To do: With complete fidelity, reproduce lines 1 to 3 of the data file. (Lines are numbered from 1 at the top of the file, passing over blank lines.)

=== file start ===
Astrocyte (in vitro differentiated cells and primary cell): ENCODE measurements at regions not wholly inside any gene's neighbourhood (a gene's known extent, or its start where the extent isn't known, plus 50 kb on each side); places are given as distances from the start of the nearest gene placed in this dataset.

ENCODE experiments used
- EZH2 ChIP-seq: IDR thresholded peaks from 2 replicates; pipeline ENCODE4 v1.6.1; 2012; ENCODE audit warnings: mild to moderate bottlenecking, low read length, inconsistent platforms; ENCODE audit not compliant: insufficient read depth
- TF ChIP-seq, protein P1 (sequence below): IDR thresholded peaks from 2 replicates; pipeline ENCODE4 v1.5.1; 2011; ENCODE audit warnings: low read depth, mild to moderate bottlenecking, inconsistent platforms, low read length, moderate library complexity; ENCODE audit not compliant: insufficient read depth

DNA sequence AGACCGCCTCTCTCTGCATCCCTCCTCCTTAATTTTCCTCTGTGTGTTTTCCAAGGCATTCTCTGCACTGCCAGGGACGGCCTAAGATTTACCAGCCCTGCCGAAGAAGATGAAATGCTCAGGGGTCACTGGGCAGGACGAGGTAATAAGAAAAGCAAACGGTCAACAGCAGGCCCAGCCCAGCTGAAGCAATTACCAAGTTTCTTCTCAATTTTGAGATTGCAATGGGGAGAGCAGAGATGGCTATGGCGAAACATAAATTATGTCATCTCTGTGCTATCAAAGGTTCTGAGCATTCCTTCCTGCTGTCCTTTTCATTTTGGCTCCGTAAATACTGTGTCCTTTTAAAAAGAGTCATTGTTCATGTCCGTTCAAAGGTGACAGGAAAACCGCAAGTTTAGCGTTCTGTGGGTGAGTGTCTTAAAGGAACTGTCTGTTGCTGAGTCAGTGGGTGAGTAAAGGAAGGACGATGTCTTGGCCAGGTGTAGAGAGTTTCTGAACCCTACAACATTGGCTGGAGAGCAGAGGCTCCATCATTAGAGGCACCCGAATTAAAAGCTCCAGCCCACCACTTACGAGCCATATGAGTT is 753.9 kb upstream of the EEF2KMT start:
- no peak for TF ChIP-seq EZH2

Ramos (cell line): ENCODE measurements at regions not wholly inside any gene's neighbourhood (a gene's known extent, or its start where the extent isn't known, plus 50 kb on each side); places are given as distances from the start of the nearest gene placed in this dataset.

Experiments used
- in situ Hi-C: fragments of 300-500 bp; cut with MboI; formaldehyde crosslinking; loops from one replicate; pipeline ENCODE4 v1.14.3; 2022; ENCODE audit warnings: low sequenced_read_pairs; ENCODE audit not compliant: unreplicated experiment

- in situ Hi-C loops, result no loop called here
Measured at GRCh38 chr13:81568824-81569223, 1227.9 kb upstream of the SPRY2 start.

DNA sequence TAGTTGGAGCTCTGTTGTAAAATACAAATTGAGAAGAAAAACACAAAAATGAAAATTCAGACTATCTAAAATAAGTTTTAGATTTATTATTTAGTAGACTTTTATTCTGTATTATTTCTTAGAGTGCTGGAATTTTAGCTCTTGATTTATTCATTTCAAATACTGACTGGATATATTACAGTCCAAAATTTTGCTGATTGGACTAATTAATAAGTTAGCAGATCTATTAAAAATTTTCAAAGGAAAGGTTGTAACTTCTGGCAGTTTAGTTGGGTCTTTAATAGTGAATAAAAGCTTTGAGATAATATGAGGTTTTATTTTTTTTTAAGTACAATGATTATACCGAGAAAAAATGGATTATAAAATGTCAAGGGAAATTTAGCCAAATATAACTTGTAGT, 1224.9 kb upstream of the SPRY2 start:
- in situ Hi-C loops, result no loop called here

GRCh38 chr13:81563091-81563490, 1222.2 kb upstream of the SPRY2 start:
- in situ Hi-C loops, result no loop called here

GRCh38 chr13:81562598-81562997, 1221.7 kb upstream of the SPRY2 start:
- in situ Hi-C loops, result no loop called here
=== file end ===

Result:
Astrocyte (in vitro differentiated cells and primary cell): ENCODE measurements at regions not wholly inside any gene's neighbourhood (a gene's known extent, or its start where the extent isn't known, plus 50 kb on each side); places are given as distances from the start of the nearest gene placed in this dataset.

ENCODE experiments used
- EZH2 ChIP-seq: IDR thresholded peaks from 2 replicates; pipeline ENCODE4 v1.6.1; 2012; ENCODE audit warnings: mild to moderate bottlenecking, low read length, inconsistent platforms; ENCODE audit not compliant: insufficient read depth